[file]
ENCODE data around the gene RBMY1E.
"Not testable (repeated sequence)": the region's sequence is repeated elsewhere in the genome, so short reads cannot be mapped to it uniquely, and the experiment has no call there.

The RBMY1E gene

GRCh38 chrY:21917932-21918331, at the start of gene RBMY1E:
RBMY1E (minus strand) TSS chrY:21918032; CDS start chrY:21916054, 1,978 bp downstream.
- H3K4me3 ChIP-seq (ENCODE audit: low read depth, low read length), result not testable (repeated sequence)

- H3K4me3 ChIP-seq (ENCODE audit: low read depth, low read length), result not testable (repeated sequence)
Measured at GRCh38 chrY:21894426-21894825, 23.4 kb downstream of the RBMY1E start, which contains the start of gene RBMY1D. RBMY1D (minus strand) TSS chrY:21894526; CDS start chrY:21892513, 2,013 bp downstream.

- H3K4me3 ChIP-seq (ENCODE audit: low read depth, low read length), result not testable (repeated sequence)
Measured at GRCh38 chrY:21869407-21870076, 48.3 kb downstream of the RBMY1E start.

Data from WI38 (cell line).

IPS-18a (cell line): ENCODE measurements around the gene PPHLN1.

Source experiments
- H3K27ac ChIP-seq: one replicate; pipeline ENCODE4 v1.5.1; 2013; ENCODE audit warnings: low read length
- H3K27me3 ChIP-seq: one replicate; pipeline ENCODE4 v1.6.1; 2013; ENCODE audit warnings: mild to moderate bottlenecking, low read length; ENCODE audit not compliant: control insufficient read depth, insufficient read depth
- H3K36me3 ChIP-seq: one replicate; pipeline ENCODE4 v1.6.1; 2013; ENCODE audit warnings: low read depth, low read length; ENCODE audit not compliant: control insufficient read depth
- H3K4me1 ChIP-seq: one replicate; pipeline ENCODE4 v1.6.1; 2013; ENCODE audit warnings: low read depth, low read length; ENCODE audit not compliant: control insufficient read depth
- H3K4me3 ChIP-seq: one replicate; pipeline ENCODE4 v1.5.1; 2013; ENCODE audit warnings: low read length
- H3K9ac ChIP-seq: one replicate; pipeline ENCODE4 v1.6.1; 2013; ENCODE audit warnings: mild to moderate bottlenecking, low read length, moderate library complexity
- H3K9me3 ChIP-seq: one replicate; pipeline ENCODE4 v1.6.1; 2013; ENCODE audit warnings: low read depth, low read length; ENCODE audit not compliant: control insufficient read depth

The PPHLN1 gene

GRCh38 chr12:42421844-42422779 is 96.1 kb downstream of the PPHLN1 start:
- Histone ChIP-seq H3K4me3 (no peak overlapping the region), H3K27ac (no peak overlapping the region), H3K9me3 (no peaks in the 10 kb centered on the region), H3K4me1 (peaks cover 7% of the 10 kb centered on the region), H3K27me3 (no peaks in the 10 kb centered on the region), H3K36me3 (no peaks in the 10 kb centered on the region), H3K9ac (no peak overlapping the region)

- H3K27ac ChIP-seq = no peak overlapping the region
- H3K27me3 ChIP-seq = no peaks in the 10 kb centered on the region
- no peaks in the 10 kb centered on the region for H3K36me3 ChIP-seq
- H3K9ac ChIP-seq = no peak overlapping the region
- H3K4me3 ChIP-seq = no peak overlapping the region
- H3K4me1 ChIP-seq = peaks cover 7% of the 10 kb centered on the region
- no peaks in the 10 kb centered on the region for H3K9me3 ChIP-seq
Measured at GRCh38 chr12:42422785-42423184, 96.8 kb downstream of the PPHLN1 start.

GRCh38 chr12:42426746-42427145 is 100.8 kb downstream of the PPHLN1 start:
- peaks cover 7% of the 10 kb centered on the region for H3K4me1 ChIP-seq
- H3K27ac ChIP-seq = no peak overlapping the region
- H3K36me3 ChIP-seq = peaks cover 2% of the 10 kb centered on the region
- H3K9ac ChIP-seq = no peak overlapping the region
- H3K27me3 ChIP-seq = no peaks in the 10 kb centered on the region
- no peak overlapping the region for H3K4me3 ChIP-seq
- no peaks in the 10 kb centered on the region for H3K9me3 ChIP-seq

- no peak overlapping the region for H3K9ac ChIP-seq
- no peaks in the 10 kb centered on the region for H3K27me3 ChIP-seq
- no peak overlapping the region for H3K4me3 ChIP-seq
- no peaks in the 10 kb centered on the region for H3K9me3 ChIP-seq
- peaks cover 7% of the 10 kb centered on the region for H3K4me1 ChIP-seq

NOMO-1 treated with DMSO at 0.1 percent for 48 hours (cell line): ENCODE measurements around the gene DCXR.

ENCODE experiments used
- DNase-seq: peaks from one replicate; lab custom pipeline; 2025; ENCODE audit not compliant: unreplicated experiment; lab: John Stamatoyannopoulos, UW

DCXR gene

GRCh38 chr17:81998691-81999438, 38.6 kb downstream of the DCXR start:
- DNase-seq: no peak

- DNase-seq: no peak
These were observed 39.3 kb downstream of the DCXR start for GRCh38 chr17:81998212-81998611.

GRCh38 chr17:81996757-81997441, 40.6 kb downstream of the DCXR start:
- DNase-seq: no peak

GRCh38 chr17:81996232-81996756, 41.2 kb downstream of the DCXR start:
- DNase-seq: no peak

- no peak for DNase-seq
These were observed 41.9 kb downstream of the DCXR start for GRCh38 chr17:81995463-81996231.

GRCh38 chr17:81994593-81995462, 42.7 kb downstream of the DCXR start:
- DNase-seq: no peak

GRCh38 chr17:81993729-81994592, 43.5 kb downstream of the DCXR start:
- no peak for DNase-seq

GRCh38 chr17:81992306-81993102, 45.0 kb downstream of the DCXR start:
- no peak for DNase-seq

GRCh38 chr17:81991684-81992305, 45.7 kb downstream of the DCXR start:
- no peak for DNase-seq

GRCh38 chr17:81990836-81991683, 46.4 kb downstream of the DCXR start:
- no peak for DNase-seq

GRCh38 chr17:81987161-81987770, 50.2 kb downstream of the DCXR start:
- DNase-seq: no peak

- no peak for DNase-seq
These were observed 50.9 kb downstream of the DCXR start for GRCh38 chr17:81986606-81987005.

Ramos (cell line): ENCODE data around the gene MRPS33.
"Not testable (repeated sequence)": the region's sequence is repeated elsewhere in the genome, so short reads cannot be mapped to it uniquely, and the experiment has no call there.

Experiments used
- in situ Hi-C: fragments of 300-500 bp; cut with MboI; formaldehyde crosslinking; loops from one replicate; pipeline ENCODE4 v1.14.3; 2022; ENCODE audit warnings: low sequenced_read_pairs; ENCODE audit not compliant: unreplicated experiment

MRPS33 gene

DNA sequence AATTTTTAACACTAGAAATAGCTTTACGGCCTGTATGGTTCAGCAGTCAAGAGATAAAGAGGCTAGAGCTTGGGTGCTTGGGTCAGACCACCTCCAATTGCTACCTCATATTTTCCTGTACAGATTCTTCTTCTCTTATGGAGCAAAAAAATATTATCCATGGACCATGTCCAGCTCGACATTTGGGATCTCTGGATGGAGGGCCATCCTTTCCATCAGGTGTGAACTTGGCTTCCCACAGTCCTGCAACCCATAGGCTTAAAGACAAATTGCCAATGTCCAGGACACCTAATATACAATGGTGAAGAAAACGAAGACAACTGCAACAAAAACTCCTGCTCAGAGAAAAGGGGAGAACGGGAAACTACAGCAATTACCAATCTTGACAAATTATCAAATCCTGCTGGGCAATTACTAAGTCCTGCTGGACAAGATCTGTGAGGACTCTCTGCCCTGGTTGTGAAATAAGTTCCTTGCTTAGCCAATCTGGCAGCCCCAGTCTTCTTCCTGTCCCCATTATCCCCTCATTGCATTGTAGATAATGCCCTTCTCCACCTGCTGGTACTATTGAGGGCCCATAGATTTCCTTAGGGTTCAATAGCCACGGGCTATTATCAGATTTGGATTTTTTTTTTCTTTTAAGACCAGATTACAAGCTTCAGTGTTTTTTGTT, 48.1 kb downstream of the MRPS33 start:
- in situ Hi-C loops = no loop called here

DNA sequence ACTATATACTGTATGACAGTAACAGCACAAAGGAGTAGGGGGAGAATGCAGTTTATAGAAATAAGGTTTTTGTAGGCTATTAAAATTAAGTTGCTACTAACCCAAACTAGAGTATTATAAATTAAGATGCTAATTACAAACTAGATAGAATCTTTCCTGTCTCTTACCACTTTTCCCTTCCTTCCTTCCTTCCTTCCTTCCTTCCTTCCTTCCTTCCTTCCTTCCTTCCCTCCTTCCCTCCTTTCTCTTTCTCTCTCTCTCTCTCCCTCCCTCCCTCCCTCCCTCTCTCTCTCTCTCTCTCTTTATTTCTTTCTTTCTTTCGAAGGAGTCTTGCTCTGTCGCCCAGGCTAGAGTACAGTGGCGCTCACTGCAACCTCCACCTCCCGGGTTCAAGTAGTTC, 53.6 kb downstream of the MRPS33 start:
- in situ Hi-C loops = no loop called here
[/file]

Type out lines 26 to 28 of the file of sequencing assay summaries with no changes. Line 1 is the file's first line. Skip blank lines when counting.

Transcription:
- no peaks in the 10 kb centered on the region for H3K36me3 ChIP-seq
- H3K9ac ChIP-seq = no peak overlapping the region
- H3K4me3 ChIP-seq = no peak overlapping the region